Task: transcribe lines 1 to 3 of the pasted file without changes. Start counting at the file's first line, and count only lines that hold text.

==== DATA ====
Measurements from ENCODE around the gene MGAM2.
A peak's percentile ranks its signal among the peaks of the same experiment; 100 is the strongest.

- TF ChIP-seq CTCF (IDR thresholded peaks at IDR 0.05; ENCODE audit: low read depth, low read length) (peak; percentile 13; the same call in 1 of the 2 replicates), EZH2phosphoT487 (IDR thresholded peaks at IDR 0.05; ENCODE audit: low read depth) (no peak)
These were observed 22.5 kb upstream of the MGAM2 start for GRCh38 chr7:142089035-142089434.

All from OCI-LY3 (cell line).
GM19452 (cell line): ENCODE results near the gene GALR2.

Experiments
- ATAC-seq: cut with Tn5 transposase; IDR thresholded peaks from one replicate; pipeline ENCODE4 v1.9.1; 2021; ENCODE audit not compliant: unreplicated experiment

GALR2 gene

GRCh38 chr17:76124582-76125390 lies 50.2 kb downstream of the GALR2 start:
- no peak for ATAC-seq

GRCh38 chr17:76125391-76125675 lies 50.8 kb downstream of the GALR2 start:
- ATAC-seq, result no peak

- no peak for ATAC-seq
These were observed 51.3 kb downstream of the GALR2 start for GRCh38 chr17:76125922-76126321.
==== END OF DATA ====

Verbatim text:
Measurements from ENCODE around the gene MGAM2.
A peak's percentile ranks its signal among the peaks of the same experiment; 100 is the strongest.

- TF ChIP-seq CTCF (IDR thresholded peaks at IDR 0.05; ENCODE audit: low read depth, low read length) (peak; percentile 13; the same call in 1 of the 2 replicates), EZH2phosphoT487 (IDR thresholded peaks at IDR 0.05; ENCODE audit: low read depth) (no peak)